the ability of our board of directors to determine to issue shares of preferred stock and to determine the price and other terms of those shares, including preferences and voting rights, without stockholder approval, which could be used to significantly dilute the ownership of a hostile acquiror;

    a prohibition on stockholder action by written consent, which forces stockholder action to be taken at an annual or special meeting of our stockholders;

    the requirement that a special meeting of stockholders may be called only by the chairman of the board of directors, the chief executive officer or the board of directors, which may delay the ability of our stockholders to force consideration of a proposal or to take action, including the removal of directors; and

    advance notice procedures that stockholders must comply with in order to nominate candidates to our board of directors or to propose matters to be acted upon at a stockholders' meeting, which may discourage or deter a potential acquiror from conducting a solicitation of proxies to elect the acquiror's own slate of directors or otherwise attempting to obtain control of us.

              We are also subject to certain anti-takeover provisions under Delaware law. Under Delaware law, a corporation may not, in general, engage in a business combination with any holder of 15% or more of its capital stock unless the holder has held the stock for three years or, among other things, the board of directors has approved the transaction.

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SPECIAL NOTE REGARDING FORWARD-LOOKING STATEMENTS

              This prospectus includes forward-looking statements. We have based these forward-looking statements largely on our current expectations and projections about future events and financial trends affecting the financial condition of our business. Forward-looking statements should not be read as a guarantee of future performance or results, and will not necessarily be accurate indications of the times at, or by, which such performance or results will be achieved. Forward-looking statements are based on information available at the time those statements are made and/or management's good faith belief as of that time with respect to future events, and are subject to risks and uncertainties that could cause actual performance or results to differ materially from those expressed in or suggested by the forward-looking statements. Important factors that could cause such differences include, but are not limited to:

    our ability to accurately forecast revenues and appropriately plan our expenses;

    the impact of worldwide economic conditions, including the resulting effect on consumer spending;

    our ability to maintain an adequate rate of growth;

    our ability to effectively manage our growth;

    our ability to attract new restaurant customers;

    our ability to increase the number of visitors to our website and convert those visitors into diners who reserve a table using our website and then dine with our restaurant customers;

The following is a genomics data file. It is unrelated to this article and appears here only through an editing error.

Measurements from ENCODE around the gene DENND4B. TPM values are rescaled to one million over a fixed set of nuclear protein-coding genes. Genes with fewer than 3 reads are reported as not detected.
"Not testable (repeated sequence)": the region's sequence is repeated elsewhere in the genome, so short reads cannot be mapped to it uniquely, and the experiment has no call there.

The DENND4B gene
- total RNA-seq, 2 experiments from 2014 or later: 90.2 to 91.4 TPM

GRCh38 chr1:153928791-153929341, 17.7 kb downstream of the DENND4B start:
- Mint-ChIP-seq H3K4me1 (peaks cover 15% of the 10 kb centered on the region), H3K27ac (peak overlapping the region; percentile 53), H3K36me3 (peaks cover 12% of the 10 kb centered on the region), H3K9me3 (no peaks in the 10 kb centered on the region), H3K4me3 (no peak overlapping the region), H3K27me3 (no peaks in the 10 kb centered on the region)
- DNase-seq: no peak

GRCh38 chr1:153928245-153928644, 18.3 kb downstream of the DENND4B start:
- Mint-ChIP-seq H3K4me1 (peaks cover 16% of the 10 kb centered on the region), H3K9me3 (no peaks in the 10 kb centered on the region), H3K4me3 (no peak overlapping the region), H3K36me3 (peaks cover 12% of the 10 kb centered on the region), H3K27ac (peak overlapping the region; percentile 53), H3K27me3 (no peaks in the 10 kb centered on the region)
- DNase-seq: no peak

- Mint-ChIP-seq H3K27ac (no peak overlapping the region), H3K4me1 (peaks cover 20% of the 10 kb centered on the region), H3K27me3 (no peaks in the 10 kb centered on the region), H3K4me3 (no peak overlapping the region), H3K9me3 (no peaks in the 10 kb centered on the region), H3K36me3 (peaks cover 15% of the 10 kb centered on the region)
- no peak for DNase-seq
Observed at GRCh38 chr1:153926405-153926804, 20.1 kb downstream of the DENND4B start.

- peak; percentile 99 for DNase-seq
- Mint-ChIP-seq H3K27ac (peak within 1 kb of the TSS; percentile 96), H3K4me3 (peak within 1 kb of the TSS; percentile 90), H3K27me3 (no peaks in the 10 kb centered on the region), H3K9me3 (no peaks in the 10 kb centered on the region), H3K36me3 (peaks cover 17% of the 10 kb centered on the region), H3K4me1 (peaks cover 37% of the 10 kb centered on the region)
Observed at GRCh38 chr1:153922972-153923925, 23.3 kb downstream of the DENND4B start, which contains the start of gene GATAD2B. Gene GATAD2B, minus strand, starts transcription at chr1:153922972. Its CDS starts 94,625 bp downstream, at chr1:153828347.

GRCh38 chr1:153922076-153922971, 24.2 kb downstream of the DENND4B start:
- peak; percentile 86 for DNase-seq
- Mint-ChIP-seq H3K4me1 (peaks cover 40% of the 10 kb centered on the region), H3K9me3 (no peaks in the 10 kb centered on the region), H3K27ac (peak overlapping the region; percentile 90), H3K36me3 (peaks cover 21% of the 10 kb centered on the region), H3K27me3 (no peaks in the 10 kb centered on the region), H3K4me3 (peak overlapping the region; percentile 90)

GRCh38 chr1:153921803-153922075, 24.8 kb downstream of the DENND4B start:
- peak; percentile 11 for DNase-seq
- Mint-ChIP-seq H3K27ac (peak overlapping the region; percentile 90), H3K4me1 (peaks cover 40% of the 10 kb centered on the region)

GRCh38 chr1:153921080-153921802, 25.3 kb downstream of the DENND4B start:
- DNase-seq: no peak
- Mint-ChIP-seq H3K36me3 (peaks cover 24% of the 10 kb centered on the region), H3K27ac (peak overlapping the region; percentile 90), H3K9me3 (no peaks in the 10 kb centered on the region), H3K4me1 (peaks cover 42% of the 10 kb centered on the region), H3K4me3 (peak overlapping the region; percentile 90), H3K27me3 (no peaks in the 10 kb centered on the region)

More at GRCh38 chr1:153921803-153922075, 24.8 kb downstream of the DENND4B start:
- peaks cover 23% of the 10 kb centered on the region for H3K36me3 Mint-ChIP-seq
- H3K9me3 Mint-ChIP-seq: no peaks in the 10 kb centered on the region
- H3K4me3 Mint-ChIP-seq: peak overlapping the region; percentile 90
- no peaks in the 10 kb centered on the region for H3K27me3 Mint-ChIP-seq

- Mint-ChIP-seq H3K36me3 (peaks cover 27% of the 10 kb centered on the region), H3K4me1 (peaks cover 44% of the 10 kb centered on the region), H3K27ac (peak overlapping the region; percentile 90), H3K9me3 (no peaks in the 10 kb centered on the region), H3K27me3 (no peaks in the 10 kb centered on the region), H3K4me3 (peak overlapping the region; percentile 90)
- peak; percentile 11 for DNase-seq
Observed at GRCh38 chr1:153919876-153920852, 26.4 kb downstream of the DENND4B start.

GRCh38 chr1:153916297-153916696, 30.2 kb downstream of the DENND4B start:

our ability to retain existing restaurant customers and diners or encourage repeat reservations;

    our ability to provide a high-quality customer experience through our website and ERB;

    our ability to successfully enter new markets and manage our international expansion;

    the impact of fluctuations in currency exchange rates;

    the effects of increased competition in our business;

    our ability to keep pace with changes in technology and our competitors;

    our ability to successfully manage any future acquisitions of businesses, solutions or technologies;

    the success of our marketing efforts;

    interruptions in service and any related impact on our reputation;

    the attraction and retention of qualified employees and key personnel;

    our ability to protect our intellectual property, including our proprietary ERB;

    costs associated with defending intellectual property infringement and other claims;

    the effects of natural or man-made catastrophic events;

    the effectiveness of our internal controls;

    changes in government regulation affecting our business; and

    other risk factors included under "Risk Factors" in this prospectus.

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              In addition, in this prospectus, the words "believe," "may," "will," "estimate," "continue," "anticipate," "intend," "expect," "predict," "potential" and similar expressions, as they relate to our company, our business and our management, are intended to identify forward-looking statements. In light of these risks and uncertainties, the forward-looking events and circumstances discussed in this prospectus may not occur and actual results could differ materially from those anticipated or implied in the forward-looking statements.

              Forward-looking statements speak only as of the date of this prospectus. You should not put undue reliance on any forward-looking statements. We assume no obligation to update forward-looking statements to reflect actual results, changes in assumptions or changes in other factors affecting forward-looking information, except to the extent required by applicable laws. If we update one or more forward-looking statements, no inference should be drawn that we will make additional updates with respect to those or other forward-looking statements.

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USE OF PROCEEDS